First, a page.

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Advances in Pharmacological Sciences
Volume 2015 (2015), Article ID 507151, 14 pages
http://dx.doi.org/10.1155/2015/507151
Review Article

Anti-Inflammatory Effects of Heparin and Its Derivatives: A Systematic Review

1Department of Clinical Pharmacy and Pharmacy Practice, Faculty of Pharmacy and Pharmaceutical Sciences, Isfahan University of Medical Sciences, Isfahan, Iran
2Faculty of Pharmacy, Zabol University of Medical Sciences, Zabol, Iran
3Faculty of Pharmacy, Tehran University of Medical Sciences, Tehran, Iran

Received 24 February 2015; Accepted 24 April 2015

Academic Editor: Berend Olivier

Copyright © 2015 Sarah Mousavi et al. This is an open access article distributed under the Creative Commons Attribution License, which permits unrestricted use, distribution, and reproduction in any medium, provided the original work is properly cited.

Abstract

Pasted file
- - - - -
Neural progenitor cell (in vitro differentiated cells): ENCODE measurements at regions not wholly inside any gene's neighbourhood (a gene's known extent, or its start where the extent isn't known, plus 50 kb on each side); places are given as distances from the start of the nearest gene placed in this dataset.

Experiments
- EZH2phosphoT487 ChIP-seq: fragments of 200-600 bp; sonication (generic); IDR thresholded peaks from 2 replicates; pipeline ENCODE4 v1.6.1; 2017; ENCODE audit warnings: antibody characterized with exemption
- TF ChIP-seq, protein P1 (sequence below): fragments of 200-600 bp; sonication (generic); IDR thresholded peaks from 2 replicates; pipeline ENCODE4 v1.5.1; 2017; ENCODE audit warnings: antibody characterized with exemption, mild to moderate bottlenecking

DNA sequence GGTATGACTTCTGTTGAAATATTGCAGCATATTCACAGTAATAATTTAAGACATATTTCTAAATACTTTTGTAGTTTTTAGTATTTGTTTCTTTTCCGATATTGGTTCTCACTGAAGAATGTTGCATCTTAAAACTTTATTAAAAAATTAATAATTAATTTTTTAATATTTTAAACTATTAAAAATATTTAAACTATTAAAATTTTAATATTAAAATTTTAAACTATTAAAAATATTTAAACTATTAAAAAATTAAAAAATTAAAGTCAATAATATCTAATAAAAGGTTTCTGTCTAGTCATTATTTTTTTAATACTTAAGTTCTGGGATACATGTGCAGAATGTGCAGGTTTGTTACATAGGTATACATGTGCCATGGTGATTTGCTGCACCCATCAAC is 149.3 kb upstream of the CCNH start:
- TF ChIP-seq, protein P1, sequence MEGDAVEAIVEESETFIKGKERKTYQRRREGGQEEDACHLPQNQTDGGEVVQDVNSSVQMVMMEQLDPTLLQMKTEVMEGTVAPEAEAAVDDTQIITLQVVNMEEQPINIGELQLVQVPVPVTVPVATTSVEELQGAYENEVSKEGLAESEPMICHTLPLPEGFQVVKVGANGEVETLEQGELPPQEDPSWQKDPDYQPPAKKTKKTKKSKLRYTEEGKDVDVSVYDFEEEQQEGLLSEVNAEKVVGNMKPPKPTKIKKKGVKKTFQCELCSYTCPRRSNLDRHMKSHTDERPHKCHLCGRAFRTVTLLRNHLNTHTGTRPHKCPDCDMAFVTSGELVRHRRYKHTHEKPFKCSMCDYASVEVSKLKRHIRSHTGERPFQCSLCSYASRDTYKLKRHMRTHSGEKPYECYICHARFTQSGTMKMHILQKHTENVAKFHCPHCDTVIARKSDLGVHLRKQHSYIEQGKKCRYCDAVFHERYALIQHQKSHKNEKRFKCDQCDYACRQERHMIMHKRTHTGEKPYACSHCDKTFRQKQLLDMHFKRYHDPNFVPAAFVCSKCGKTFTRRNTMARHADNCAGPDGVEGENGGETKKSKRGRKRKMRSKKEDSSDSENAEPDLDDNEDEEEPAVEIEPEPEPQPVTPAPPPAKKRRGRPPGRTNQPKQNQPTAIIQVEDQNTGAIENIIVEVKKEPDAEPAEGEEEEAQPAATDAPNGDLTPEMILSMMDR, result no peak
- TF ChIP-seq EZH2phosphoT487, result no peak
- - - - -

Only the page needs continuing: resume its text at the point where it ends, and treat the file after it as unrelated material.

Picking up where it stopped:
Background. Heparin, used clinically as an anticoagulant, also has anti-inflammatory properties. The purpose of this systematic review was to provide a comprehensive review regarding the efficacy and safety of heparin and its derivatives as anti-inflammatory agents. Methods. We searched the following databases up to March 2012: Pub Med, Scopus, Web of Science, Ovid, Elsevier, and Google Scholar using combination of Mesh terms. Randomized Clinical Trials (RCTs) and trials with quasi-experimental design in clinical setting published in English were included. Quality assessments of RCTs were performed using Jadad score and Consolidated Standards of Reporting Trials (CONSORT) checklist. Results. A total of 280 relevant studies were reviewed and 57 studies met the inclusion criteria. Among them 48 studies were RCTs. About 65% of articles had score of 3 and higher according to Jadad score. Twelve studies had a quality score > 40% according to CONSORT items. Asthma (), inflammatory bowel disease (), cardiopulmonary bypass (), and cataract surgery () were the most studied disease condition. Forty studies use unfractionated heparin (UFH) for intervention; the remaining studies use low molecular weight heparin (LMWH). Conclusion. Despite the conflicting results, heparin seems to be a safe and effective anti-inflammatory agent; although it is shown that heparin can decrease the level of inflammatory biomarkers and improves patient conditions, still more data from larger rigorously designed studies are needed to support use of heparin as an anti-inflammatory agent in clinical setting. However, because of the association between inflammation, atherogenesis, thrombogenesis, and cell proliferation, heparin and related compounds with pleiotropic effects may have greater therapeutic efficacy than compounds acting against a single target.